Postmenopausal hormone therapy (PHT): Postmenopausal hormone therapy (also known as hormone replacement therapy or HRT), has been used for many years to help relieve symptoms of menopause and to help prevent thinning of the bones (osteoporosis). There are 2 main types of PHT. For women who still have a womb (uterus), estrogen and progesterone (known as combined PHT) are generally prescribed. Estrogen alone can increase the risk of cancer of the uterus, so progesterone is added to help prevent this. For women who no longer have a uterus (those who've had a hysterectomy), estrogen alone can be prescribed. This is commonly known as estrogen replacement therapy (ERT).
Combined PHT: It has become clear that long-term use (several years or more) of combined PHT increases the risk of breast cancer and may increase the chances of dying of breast cancer. The breast cancer may also be found at a more advanced stage, perhaps because PHT seems to reduce the effectiveness of mammograms. Five years after stopping PHT, the breast cancer risk seems to drop back to normal.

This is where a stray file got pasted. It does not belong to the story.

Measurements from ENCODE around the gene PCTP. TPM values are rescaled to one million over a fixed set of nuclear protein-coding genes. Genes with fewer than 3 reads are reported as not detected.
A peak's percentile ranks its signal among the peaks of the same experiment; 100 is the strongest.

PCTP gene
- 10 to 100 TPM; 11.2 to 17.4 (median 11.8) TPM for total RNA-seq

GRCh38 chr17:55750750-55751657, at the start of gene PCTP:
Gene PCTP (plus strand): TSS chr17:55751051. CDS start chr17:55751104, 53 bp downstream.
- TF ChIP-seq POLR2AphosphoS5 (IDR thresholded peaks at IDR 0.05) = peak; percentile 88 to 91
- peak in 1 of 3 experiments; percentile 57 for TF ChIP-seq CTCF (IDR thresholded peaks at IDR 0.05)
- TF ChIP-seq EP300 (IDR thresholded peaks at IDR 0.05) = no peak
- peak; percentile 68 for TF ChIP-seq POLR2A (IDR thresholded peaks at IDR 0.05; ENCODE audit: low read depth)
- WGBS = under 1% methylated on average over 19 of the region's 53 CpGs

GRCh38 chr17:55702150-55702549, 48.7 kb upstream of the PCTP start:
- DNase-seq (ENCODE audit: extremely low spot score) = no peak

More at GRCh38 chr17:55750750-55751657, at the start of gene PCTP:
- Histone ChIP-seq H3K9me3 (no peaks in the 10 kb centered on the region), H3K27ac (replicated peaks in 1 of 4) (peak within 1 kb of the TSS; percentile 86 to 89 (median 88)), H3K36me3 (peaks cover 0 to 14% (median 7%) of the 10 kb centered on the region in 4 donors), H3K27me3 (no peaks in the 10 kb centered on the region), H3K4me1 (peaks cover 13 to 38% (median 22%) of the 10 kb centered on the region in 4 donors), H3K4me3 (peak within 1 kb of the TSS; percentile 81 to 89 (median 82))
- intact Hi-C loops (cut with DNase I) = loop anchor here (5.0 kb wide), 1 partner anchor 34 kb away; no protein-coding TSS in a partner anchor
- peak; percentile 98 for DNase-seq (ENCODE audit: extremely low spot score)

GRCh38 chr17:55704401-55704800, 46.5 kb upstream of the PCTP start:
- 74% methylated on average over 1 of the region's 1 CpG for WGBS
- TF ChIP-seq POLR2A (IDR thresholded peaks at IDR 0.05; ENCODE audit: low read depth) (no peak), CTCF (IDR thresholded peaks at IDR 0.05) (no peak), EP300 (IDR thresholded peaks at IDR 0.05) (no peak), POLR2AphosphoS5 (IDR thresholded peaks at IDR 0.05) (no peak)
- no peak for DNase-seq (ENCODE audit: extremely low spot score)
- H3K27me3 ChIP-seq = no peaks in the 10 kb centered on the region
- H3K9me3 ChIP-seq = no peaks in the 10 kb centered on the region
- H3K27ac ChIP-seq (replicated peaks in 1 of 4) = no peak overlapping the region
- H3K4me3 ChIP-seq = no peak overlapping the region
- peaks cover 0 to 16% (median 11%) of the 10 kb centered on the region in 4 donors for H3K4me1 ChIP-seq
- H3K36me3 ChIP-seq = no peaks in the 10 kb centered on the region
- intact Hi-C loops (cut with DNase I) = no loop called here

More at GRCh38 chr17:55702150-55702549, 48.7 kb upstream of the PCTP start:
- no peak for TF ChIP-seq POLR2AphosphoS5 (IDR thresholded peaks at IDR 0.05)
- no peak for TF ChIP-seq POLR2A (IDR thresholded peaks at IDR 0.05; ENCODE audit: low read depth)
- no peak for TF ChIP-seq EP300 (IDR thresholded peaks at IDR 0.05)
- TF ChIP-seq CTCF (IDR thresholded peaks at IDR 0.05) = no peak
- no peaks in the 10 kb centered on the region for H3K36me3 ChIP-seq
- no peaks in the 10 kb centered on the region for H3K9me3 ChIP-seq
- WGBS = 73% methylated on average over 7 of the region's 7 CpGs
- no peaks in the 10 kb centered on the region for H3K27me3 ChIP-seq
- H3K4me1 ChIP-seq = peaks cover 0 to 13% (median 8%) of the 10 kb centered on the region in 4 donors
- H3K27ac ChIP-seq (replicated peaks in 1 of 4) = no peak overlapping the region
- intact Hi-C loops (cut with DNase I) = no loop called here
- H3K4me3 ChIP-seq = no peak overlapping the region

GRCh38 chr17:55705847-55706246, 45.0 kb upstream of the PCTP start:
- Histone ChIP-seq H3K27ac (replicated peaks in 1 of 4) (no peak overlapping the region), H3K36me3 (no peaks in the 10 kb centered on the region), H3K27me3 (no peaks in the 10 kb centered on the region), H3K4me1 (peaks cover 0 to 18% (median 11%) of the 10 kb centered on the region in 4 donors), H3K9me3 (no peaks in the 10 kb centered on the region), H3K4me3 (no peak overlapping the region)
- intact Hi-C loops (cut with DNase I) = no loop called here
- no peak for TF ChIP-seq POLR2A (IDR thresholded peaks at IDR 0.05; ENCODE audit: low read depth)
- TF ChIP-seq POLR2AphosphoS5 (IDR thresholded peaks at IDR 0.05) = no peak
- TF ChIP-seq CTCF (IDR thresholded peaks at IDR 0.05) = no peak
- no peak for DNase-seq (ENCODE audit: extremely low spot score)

ERT: The use of estrogen alone does not seem to increase the risk of developing breast cancer much, if at all. But when used long-term (for more than 10 years), some studies have found that ERT increases the risk of ovarian and breast cancer.
Not breast-feeding: Some studies have shown that breast-feeding slightly lowers breast cancer risk, especially if the breast-feeding lasts 1½ to 2 years. This could be because breast-feeding lowers a woman's total number of menstrual periods, as does pregnancy.
Alcohol: Use of alcohol is clearly linked to an increased risk of getting breast cancer. Women who have one drink a day have a very small increased risk. Those who have 2 to 5 drinks daily have about 1½ times the risk of women who drink no alcohol. The American Cancer Society suggests limiting the amount you drink to one drink a day.
Being overweight or obese: Being overweight or obese is linked to a higher risk of breast cancer, especially for women after change of life and if the weight gain took place during adulthood. Also, the risk seems to be higher if the extra fat is in the waist area. But the link between weight and breast cancer risk is complex, and studies of fat in the diet as it relates to breast cancer risk have often given conflicting results. The American Cancer Society recommends you maintain a healthy weight throughout your life and avoid gaining too much weight.
Lack of exercise: Studies show that exercise reduces breast cancer risk. The only question is how much exercise is needed. One study found that as little as 1 hour and 15 minutes to 2½ hours of brisk walking per week reduced the risk by 18%. Walking 10 hours a week reduced the risk a little more. The American Cancer Society suggests that you exercise for 45 to 60 minutes 5 or more days a week.